Phlebotomists and Nurses: What’s the Difference?

What’s the difference between a phlebotomist and a nurse? Have you ever wondered this? If you have, you aren’t alone. With all of the different specialties among various medical professions, it can be tough to understand the differences sometimes, especially since some duties may overlap between specific professions. With that being said, let’s dive in and take a closer look at some of the differences and similarities between these professions.

To start with, a phlebotomist and nurse are similar in that they both work with patients in a health care setting, but most of the similarities end there. Phlebotomists really specialize in doing one thing: drawing blood, where nurses can do a wide range of things. This doesn’t mean it’s better be a nurse or better to be a phlebotomist, it just means that the scope of what a phlebotomist can do is more limited and specialized.

In addition to drawing blood, a phlebotomist may have other things that they are responsible for related to drawing blood like labeling tubes, preparing skin puncture sites to avoid infection, and other related duties. While a phlebotomist can draw blood, a nurse can do a considerably wider range of things, but can typically also draw blood if necessary. It’s also important to keep in mind that there are many different types of nurses as well, although the content on this pages focuses on Registered Nurses, or RNs.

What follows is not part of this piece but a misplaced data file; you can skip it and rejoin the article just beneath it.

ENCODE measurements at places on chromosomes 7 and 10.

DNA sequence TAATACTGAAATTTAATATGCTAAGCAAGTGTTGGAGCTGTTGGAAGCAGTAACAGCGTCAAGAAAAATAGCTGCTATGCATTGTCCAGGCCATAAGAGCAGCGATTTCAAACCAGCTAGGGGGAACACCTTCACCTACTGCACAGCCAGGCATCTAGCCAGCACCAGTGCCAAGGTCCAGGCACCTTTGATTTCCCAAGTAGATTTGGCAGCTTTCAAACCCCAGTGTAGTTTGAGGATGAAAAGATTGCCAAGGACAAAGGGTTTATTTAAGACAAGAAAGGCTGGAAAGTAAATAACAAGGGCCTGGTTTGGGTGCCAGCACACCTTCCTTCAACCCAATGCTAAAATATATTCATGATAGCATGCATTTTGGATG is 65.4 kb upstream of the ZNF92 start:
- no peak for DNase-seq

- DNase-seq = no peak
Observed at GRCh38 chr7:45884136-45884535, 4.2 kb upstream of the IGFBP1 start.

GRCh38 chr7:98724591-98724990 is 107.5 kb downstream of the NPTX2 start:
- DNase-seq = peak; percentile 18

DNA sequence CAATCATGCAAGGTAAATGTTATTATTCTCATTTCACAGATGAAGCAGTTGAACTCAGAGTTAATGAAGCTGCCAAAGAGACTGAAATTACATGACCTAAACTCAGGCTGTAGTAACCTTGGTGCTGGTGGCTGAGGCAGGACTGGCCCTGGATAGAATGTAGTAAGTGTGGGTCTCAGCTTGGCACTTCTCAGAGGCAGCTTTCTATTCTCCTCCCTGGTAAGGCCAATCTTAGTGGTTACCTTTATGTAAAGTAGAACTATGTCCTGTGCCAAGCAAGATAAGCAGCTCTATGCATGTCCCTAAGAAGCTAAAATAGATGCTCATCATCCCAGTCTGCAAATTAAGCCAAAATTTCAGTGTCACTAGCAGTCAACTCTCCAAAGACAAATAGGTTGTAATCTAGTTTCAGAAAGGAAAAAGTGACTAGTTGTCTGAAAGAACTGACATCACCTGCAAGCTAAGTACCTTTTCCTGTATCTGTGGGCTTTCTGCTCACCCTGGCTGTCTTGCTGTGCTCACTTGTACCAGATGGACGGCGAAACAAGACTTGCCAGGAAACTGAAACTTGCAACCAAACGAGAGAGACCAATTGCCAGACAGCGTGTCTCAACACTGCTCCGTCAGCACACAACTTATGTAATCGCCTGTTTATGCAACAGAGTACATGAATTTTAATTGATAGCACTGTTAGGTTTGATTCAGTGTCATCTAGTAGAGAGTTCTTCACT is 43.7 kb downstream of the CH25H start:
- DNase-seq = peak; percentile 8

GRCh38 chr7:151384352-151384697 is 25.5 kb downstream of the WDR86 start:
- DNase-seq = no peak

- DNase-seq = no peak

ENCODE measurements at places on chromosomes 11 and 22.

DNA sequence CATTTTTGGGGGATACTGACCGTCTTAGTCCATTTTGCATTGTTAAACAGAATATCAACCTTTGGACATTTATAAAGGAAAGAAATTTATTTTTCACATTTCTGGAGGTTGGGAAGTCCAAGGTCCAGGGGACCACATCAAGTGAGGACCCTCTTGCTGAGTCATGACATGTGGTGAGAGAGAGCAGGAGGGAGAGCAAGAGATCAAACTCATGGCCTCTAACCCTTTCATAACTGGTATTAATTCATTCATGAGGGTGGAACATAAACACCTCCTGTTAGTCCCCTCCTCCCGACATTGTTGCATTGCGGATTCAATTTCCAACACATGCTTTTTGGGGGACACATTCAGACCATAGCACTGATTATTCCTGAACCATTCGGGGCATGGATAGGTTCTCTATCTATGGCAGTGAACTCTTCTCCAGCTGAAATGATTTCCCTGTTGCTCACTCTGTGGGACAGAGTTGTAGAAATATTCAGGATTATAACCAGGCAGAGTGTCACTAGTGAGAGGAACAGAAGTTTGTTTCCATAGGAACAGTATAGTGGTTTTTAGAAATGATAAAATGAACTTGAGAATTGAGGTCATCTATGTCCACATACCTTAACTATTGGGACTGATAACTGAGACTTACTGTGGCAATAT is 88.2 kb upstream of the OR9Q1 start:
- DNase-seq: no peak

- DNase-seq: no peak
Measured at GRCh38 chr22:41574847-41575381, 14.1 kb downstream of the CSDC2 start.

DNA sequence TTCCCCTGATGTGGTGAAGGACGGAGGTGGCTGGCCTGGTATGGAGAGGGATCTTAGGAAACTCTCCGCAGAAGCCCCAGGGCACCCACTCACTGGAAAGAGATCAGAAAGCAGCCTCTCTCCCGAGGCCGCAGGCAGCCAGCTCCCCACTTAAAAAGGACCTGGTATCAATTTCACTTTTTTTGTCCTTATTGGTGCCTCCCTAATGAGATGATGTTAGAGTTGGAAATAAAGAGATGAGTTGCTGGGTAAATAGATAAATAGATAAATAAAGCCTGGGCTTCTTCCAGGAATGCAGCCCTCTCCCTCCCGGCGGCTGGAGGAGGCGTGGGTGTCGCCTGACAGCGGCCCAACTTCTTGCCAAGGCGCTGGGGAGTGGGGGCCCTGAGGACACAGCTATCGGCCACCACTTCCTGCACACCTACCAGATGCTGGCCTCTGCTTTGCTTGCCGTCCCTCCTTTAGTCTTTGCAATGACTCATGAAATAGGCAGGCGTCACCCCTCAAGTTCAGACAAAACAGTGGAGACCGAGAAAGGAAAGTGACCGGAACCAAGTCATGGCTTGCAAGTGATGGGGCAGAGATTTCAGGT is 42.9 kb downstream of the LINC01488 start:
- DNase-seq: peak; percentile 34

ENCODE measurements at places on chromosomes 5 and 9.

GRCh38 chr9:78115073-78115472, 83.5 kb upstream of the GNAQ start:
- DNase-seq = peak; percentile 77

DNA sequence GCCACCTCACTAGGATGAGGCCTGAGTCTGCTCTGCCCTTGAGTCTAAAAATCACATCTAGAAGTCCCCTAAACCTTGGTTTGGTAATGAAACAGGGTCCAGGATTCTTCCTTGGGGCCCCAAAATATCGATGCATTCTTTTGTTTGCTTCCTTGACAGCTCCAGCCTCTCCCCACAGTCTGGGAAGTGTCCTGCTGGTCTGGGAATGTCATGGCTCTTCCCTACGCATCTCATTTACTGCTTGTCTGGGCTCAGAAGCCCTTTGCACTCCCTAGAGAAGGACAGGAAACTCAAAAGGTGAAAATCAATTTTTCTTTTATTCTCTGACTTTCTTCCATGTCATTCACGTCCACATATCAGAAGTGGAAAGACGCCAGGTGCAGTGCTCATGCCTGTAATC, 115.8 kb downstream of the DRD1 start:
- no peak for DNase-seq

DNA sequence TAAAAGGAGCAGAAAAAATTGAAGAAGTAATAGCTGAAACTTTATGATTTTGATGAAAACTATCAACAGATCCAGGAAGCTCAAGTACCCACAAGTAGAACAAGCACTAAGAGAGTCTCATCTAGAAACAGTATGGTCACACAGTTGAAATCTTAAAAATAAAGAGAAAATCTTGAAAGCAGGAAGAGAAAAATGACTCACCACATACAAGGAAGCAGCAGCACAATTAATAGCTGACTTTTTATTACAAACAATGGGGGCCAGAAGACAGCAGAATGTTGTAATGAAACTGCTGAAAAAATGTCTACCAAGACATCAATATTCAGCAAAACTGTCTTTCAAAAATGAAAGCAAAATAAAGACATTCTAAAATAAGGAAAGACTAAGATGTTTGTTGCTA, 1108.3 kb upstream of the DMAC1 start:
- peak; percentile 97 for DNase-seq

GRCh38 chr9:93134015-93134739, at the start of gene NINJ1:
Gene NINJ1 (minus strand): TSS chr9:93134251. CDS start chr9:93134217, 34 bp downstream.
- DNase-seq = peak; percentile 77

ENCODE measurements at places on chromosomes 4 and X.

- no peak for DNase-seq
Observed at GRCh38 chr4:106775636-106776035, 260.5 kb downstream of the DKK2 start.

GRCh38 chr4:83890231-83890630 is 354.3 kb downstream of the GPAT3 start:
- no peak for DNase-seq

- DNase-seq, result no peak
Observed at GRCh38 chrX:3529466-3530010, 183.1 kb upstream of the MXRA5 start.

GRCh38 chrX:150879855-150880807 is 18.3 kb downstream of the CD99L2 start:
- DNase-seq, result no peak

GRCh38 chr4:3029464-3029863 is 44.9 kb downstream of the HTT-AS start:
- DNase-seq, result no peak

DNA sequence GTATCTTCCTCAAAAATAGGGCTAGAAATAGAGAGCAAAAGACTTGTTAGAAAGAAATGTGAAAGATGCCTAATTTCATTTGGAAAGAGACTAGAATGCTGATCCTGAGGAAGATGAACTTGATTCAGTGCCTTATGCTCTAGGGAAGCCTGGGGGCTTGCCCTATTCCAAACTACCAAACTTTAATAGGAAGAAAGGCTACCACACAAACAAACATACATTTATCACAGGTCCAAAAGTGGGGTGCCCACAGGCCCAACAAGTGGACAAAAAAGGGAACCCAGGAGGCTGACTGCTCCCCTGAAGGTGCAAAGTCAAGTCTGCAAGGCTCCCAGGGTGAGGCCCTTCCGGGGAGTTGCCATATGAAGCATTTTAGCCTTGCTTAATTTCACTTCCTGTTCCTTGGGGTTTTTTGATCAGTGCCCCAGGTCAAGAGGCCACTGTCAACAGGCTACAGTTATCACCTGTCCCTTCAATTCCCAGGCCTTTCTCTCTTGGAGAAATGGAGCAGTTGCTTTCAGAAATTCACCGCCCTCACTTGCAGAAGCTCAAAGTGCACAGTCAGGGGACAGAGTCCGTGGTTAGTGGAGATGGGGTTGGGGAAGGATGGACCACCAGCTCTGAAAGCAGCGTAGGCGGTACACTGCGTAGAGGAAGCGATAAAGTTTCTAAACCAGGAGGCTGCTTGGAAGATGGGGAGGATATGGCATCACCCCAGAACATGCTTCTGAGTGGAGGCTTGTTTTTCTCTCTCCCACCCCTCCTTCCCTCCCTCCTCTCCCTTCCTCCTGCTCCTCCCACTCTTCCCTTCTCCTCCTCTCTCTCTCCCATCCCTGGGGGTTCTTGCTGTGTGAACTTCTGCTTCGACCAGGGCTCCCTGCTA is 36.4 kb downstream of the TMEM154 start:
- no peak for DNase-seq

The schooling to become a nurse is typically longer than the training to become a phlebotomist because a nurse can do a wider range of duties, so there’s a lot more information to learn. RNs typically are in school for at least two years or possibly longer if a person wants to obtain a Bachelor of Science degree in nursing, also known as a BSN. The time it takes to become a phlebotomist is typically shorter than the time it takes to become a nurse, although this may depend upon a number of factors including the specific school that a person attends, as well as the rate at which they attend classes and a number of other variables. RNs also typically make twice that of phlebotomists (according to the Bureau of Labor Statistics data here and here), but they are also typically in school longer, which may be a consideration for some people.

When looking at either career and trying to decide which is best for you, it’s important to weigh a number of factors, not just salary or time in school. You may also want to think about whether or not you’d like the work, and what your future plans are 3, 5, or even 10 years down to road. There’s no one correct answer on which career is better than another, it’s a personal decision and something that you need to think about and decide for yourself.